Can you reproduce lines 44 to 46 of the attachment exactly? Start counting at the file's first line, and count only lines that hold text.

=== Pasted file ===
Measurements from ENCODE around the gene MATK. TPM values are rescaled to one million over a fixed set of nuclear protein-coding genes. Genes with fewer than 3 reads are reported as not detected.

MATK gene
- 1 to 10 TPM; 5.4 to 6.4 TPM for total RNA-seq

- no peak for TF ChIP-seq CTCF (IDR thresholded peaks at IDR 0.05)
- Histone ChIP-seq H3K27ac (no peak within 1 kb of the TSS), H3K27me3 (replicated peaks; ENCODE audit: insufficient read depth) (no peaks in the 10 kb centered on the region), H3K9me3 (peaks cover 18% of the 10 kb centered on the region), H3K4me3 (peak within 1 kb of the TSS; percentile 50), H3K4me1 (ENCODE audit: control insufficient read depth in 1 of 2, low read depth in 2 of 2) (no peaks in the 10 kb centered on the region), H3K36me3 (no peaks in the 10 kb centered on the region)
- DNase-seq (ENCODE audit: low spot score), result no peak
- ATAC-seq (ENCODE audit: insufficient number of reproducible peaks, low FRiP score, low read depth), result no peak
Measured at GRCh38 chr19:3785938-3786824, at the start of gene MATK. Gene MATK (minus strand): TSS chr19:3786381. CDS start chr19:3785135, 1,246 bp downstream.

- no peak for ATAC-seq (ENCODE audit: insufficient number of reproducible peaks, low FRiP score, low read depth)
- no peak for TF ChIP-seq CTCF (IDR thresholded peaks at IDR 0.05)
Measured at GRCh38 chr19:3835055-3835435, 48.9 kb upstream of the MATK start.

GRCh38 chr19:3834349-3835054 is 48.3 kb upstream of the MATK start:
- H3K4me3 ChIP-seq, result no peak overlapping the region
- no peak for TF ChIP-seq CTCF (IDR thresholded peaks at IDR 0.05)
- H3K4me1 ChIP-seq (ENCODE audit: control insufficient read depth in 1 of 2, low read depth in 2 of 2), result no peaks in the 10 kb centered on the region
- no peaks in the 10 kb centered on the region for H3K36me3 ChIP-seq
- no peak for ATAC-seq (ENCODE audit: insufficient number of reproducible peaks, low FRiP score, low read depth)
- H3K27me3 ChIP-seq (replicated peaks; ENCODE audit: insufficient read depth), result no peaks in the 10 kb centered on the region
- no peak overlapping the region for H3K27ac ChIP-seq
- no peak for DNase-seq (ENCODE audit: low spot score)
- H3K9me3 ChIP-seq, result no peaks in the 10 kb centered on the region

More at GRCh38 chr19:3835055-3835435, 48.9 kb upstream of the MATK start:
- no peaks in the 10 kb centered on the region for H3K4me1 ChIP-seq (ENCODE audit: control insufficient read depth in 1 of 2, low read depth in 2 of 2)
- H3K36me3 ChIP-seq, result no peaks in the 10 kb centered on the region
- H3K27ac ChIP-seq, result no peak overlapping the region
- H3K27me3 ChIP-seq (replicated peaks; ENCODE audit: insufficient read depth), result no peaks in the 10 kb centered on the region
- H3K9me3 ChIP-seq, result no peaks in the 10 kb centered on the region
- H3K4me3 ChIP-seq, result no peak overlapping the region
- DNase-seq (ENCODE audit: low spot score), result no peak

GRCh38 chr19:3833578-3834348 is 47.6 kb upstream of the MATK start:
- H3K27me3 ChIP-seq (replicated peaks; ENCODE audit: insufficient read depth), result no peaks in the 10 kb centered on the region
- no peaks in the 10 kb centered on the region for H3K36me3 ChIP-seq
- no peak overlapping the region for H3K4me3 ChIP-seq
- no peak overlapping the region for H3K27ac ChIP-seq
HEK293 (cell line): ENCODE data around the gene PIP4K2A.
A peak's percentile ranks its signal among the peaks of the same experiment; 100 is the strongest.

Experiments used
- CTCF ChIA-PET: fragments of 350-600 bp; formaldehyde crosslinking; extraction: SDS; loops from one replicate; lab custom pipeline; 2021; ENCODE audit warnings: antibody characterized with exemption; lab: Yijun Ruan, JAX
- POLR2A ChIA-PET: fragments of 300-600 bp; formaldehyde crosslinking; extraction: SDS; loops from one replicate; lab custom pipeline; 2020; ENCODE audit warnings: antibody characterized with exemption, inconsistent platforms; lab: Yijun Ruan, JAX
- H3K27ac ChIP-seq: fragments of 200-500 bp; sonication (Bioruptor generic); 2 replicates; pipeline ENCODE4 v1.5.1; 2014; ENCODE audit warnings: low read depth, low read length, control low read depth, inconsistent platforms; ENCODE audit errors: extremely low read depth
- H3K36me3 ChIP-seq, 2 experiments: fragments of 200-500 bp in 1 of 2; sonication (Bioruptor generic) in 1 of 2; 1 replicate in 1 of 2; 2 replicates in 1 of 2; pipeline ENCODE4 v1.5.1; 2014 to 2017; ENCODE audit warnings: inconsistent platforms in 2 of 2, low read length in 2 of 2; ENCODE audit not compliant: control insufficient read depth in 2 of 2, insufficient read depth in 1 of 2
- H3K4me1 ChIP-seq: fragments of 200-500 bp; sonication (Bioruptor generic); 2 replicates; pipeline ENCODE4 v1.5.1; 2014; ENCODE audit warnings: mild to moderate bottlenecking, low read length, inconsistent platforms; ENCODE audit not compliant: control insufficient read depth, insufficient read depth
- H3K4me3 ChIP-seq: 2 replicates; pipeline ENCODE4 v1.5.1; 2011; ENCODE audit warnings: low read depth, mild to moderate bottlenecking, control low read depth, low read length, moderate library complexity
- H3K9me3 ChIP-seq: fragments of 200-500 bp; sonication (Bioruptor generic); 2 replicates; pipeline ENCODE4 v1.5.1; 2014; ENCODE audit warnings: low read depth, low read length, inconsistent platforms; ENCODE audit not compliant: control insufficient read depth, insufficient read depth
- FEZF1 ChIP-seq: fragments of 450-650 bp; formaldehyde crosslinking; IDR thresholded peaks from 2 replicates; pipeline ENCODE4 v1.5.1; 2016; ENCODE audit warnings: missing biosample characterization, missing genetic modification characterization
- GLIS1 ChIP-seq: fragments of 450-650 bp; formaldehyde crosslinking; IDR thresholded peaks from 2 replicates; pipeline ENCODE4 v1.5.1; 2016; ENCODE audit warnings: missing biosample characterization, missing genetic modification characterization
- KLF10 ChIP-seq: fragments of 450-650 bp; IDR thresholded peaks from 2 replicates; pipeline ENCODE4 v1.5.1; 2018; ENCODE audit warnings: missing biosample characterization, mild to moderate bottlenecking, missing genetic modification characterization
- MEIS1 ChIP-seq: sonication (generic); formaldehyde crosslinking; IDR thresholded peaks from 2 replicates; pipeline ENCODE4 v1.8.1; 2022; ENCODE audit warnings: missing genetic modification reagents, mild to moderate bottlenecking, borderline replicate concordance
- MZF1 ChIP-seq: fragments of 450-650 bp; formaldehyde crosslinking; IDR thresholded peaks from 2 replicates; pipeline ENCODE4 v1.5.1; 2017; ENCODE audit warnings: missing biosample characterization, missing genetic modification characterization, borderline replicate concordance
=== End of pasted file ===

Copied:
- H3K9me3 ChIP-seq: fragments of 200-500 bp; sonication (Bioruptor generic); 2 replicates; pipeline ENCODE4 v1.5.1; 2014; ENCODE audit warnings: low read depth, low read length, inconsistent platforms; ENCODE audit not compliant: control insufficient read depth, insufficient read depth
- FEZF1 ChIP-seq: fragments of 450-650 bp; formaldehyde crosslinking; IDR thresholded peaks from 2 replicates; pipeline ENCODE4 v1.5.1; 2016; ENCODE audit warnings: missing biosample characterization, missing genetic modification characterization
- GLIS1 ChIP-seq: fragments of 450-650 bp; formaldehyde crosslinking; IDR thresholded peaks from 2 replicates; pipeline ENCODE4 v1.5.1; 2016; ENCODE audit warnings: missing biosample characterization, missing genetic modification characterization